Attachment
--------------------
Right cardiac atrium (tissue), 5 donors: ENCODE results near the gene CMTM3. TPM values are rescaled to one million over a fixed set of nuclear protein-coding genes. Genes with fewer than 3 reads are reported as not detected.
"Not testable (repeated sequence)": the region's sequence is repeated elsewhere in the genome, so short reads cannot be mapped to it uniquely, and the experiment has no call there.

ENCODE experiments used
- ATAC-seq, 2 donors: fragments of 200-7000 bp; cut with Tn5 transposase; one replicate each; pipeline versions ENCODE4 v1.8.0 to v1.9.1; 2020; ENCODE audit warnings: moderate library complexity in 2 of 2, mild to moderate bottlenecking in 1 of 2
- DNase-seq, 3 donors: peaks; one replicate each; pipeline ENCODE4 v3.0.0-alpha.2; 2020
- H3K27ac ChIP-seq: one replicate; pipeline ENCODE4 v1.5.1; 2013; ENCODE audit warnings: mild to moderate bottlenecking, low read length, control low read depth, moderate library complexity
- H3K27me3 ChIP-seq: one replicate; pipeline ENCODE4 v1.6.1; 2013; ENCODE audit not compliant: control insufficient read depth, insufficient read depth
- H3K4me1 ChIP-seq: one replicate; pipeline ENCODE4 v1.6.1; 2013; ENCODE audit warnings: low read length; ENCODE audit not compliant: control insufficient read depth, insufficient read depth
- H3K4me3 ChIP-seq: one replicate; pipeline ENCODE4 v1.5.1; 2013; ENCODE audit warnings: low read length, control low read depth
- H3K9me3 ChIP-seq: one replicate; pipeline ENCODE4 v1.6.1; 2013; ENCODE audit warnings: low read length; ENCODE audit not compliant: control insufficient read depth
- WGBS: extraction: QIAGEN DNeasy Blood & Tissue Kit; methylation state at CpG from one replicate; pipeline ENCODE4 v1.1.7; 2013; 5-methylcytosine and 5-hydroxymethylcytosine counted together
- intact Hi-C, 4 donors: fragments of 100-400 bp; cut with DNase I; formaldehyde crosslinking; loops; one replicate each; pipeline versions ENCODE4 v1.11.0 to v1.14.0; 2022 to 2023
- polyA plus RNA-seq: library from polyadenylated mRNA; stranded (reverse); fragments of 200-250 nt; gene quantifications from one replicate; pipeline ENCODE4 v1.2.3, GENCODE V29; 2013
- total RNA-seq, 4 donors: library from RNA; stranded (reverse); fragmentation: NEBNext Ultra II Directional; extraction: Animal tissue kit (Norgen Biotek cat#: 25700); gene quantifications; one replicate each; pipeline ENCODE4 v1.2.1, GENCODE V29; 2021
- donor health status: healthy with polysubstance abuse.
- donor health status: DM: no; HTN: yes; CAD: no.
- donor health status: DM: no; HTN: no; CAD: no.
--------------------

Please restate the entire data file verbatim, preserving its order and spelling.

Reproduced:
Right cardiac atrium (tissue), 5 donors: ENCODE results near the gene CMTM3. TPM values are rescaled to one million over a fixed set of nuclear protein-coding genes. Genes with fewer than 3 reads are reported as not detected.
"Not testable (repeated sequence)": the region's sequence is repeated elsewhere in the genome, so short reads cannot be mapped to it uniquely, and the experiment has no call there.

ENCODE experiments used
- ATAC-seq, 2 donors: fragments of 200-7000 bp; cut with Tn5 transposase; one replicate each; pipeline versions ENCODE4 v1.8.0 to v1.9.1; 2020; ENCODE audit warnings: moderate library complexity in 2 of 2, mild to moderate bottlenecking in 1 of 2
- DNase-seq, 3 donors: peaks; one replicate each; pipeline ENCODE4 v3.0.0-alpha.2; 2020
- H3K27ac ChIP-seq: one replicate; pipeline ENCODE4 v1.5.1; 2013; ENCODE audit warnings: mild to moderate bottlenecking, low read length, control low read depth, moderate library complexity
- H3K27me3 ChIP-seq: one replicate; pipeline ENCODE4 v1.6.1; 2013; ENCODE audit not compliant: control insufficient read depth, insufficient read depth
- H3K4me1 ChIP-seq: one replicate; pipeline ENCODE4 v1.6.1; 2013; ENCODE audit warnings: low read length; ENCODE audit not compliant: control insufficient read depth, insufficient read depth
- H3K4me3 ChIP-seq: one replicate; pipeline ENCODE4 v1.5.1; 2013; ENCODE audit warnings: low read length, control low read depth
- H3K9me3 ChIP-seq: one replicate; pipeline ENCODE4 v1.6.1; 2013; ENCODE audit warnings: low read length; ENCODE audit not compliant: control insufficient read depth
- WGBS: extraction: QIAGEN DNeasy Blood & Tissue Kit; methylation state at CpG from one replicate; pipeline ENCODE4 v1.1.7; 2013; 5-methylcytosine and 5-hydroxymethylcytosine counted together
- intact Hi-C, 4 donors: fragments of 100-400 bp; cut with DNase I; formaldehyde crosslinking; loops; one replicate each; pipeline versions ENCODE4 v1.11.0 to v1.14.0; 2022 to 2023
- polyA plus RNA-seq: library from polyadenylated mRNA; stranded (reverse); fragments of 200-250 nt; gene quantifications from one replicate; pipeline ENCODE4 v1.2.3, GENCODE V29; 2013
- total RNA-seq, 4 donors: library from RNA; stranded (reverse); fragmentation: NEBNext Ultra II Directional; extraction: Animal tissue kit (Norgen Biotek cat#: 25700); gene quantifications; one replicate each; pipeline ENCODE4 v1.2.1, GENCODE V29; 2021
- donor health status: healthy with polysubstance abuse.
- donor health status: DM: no; HTN: yes; CAD: no.
- donor health status: DM: no; HTN: no; CAD: no.